Pop art master's best works take residence in city art gallery
The curator of an exhibition highlighting the best works on a pop art master has spoken of her excitement about putting on the show.
Helen Little has said that the "Derek Boshier: Image in Revolt" exhibition at Wolverhampton Art Gallery will be a rare opportunity for audiences to enjoy the best works of the artist's 60 year career.
The exhibition, which open on Saturday and runs until January 21, 2024 next year, will offer an overview of Boshier’s career and lifelong fascination with popular culture.
Bringing together iconic Pop paintings of the 1960s and distinctive drawings, collages, and films of the 1970s, the show also features more recent bodies of expressive paintings and drawings confronting gender, technology, and war at the height of the #MeToo and Black Lives Matter movements.
Ms Little said she was pleased to see the exhibition taking place at a gallery that she said had probably the best pop art collection in the country outside London.
She said: "I've been working with the team at the gallery for a few years now and I've wanted to do this exhibition for a long time, so this just felt like a great fit because of the collection here.
"It's great to be able to put on the exhibition for a really important figure in the pop art movement and who made a real impact in the 1960s when he graduated from the Royal College of Art with David Hockney.
"Bochier is very well known in the art world, but there are so few opportunities to see his work and to see exhibitions that are presenting the story of how his work develops, from when he was a student, bursting onto the scene in the swinging 60s in London to what he's making now in his 80s.
"There's still a lot of people that are new to his work and for whom his work will be impactful on them, so we're really excited that this is happening in Wolverhampton and I'm excited to see the audience reaction."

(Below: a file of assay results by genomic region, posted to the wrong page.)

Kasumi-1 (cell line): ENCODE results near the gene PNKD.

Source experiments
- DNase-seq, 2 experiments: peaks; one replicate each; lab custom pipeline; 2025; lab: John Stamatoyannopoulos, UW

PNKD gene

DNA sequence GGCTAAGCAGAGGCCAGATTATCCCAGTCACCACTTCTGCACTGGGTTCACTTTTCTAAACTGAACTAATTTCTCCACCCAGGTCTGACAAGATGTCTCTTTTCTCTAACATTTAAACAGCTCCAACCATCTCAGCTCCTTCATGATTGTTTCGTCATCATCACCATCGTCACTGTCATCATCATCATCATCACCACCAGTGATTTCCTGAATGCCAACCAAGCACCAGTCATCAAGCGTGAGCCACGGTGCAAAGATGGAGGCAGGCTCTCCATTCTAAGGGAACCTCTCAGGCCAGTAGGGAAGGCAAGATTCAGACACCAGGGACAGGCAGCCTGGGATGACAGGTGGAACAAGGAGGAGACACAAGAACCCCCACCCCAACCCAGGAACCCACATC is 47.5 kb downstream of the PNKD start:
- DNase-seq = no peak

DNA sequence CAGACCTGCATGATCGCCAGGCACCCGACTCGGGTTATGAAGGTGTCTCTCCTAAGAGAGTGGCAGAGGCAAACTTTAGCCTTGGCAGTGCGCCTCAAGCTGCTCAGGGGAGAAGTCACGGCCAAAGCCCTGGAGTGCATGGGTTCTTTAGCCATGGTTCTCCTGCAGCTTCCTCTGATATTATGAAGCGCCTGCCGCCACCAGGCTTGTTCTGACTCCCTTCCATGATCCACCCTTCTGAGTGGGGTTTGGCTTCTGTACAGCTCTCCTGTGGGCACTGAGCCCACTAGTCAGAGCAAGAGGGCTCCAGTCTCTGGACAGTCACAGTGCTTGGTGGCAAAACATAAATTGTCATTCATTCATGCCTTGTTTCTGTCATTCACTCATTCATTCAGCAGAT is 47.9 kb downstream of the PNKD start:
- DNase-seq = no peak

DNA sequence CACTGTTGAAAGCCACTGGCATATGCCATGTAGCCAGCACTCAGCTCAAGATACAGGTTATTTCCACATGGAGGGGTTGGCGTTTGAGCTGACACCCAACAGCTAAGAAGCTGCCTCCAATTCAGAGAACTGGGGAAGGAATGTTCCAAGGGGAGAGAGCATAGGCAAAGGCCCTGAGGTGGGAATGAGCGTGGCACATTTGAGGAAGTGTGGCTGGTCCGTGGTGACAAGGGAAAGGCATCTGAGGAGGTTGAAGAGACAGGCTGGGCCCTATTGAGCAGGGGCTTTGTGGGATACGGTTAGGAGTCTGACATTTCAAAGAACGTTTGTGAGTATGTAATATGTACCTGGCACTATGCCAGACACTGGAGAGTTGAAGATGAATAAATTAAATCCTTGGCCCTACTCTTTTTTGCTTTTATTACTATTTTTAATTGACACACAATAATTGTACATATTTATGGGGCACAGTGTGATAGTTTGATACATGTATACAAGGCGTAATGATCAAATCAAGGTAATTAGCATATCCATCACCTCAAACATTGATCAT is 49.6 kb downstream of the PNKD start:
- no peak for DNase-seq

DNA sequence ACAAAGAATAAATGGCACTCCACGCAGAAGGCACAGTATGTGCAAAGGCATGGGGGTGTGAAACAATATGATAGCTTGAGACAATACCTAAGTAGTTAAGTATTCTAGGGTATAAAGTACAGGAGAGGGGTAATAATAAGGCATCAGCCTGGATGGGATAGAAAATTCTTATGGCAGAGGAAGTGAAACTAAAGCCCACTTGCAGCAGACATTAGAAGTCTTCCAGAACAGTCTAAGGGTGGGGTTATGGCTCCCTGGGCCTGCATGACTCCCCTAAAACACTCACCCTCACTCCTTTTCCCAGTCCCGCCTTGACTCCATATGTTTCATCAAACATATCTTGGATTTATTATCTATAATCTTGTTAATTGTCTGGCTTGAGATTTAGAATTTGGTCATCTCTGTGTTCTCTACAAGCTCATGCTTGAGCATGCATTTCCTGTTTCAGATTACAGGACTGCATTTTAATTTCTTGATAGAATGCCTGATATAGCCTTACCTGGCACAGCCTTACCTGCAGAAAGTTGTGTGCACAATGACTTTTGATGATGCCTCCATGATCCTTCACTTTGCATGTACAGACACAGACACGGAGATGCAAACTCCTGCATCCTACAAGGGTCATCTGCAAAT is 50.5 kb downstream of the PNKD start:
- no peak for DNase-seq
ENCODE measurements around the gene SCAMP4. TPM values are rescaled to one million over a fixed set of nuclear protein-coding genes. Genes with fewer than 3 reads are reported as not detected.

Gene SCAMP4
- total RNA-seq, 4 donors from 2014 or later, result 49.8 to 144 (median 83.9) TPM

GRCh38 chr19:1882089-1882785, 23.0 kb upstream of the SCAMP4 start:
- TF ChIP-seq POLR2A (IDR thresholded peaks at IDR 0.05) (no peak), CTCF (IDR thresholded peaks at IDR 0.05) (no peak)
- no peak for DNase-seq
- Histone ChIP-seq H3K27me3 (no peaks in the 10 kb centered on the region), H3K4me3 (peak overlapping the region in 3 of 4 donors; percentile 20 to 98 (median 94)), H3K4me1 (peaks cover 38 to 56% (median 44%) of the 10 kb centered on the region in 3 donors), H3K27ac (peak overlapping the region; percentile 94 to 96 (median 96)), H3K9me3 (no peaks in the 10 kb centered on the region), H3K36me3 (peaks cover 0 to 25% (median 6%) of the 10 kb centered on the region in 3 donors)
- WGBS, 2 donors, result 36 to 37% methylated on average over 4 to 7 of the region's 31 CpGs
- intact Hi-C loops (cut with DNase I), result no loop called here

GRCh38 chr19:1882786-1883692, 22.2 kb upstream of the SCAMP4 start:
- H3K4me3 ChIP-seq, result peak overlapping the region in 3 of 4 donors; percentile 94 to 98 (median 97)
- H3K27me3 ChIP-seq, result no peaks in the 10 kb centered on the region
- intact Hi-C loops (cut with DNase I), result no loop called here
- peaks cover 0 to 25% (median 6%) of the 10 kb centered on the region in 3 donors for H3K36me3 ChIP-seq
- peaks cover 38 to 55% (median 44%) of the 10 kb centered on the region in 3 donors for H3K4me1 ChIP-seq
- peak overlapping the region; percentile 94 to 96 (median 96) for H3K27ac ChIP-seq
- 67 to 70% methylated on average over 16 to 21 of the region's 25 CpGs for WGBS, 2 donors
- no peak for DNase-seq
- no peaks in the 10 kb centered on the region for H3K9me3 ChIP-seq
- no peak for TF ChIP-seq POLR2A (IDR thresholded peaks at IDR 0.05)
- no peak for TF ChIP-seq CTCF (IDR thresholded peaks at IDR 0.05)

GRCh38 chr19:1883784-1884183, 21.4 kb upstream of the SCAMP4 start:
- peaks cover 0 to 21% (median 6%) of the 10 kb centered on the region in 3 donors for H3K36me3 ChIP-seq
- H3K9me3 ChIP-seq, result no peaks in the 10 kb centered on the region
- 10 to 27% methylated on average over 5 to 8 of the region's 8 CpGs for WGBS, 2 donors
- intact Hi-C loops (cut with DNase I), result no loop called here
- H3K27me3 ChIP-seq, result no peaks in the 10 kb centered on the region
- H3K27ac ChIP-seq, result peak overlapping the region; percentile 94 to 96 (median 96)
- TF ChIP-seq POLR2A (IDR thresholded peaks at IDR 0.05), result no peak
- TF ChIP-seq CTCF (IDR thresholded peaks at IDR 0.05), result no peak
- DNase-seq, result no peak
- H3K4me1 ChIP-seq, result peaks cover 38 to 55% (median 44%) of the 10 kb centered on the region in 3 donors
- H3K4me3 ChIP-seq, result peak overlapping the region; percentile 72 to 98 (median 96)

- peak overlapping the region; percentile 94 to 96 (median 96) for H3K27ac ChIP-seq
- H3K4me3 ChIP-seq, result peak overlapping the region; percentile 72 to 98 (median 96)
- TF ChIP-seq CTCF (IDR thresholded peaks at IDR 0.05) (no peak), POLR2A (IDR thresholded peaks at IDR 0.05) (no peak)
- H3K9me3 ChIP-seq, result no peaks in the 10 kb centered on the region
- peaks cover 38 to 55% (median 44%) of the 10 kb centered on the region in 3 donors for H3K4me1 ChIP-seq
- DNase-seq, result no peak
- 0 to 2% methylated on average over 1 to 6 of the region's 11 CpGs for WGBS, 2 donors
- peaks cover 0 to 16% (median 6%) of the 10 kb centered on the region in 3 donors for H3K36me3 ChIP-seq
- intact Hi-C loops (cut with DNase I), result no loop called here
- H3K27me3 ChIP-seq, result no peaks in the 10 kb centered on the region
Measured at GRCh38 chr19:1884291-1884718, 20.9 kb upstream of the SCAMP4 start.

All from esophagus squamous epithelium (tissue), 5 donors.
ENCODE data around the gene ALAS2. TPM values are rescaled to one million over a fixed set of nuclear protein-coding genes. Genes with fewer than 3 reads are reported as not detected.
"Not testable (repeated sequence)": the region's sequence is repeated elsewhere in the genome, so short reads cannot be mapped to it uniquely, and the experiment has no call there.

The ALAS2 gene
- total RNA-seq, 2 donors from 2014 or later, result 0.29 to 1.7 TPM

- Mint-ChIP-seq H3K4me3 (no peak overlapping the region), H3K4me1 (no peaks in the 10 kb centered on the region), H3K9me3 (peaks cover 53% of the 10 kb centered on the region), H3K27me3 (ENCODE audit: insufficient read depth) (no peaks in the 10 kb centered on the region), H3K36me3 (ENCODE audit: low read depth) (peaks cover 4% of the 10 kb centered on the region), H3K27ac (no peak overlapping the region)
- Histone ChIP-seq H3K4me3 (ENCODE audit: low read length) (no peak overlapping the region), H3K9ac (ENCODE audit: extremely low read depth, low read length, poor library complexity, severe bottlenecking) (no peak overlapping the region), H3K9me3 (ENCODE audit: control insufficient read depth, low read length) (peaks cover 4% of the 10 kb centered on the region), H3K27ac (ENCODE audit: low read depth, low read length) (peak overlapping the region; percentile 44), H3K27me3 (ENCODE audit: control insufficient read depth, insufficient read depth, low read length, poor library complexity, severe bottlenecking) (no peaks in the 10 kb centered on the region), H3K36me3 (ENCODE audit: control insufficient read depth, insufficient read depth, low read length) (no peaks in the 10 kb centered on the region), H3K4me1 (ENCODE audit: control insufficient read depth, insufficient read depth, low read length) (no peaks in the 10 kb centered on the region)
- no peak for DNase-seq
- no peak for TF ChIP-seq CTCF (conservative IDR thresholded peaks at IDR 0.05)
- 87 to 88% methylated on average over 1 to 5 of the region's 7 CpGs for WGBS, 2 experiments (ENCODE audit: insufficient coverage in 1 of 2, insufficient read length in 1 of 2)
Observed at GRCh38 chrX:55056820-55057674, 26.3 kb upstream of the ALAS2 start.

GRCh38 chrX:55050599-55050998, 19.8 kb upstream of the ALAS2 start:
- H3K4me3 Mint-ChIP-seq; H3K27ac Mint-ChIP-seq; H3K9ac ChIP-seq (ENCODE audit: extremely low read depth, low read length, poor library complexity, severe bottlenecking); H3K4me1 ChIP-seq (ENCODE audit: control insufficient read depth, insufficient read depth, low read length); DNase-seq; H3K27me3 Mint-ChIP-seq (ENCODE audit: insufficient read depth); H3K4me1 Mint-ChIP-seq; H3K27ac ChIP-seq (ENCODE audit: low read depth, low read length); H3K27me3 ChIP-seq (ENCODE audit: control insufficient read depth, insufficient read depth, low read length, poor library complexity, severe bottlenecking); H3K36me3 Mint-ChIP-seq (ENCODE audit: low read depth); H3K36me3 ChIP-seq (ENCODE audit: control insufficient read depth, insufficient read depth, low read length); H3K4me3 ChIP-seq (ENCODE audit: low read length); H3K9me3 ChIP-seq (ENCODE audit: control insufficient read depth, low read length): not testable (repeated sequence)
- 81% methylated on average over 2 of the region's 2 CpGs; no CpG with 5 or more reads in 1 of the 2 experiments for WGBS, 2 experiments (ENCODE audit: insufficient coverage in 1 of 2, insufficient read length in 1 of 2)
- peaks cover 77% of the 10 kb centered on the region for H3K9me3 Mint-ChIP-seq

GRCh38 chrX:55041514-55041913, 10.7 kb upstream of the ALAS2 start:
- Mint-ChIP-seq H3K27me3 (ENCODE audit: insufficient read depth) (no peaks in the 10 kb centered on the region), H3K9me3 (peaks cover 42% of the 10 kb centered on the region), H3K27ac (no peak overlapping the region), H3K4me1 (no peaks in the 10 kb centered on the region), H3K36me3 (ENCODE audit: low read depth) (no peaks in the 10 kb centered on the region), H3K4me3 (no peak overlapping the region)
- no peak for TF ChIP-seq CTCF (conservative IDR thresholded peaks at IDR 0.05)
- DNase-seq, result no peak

Ms Little said that visitors to the exhibition will notice a recurring motif running throughout Boshier’s practice of the solitary human figure or ‘the falling man’.
This is the artist’s conception of man’s identity that often appears in silhouetted profiles, fragmented forms and states of action, drawing attention to the fragility and fragmentation of human identity.
The exhibition coincides with the publication of a major new monograph "Derek Boshier: Reinventor", published by Lund Humphries and edited by Helen Little and which features commentaries and reflections by leading contemporary artists, academics, curators and writers.
Ms Little said that anyone who may not know Boshier's work should give it a try as the works are important and a celebration of him as an artist.
She said: "He's an incredibly generous artist and wants his work to be seen and has always made it incredibly accessible as he truly believes in the power of art and its impact on society.
"The exhibition is free and open to everybody and it's a really great story and a great journey that we're excited to have here."
"Derek Boshier: Image in Revolt" runs until January 21, 2024 at Wolverhampton Art Gallery on Lichfield Street.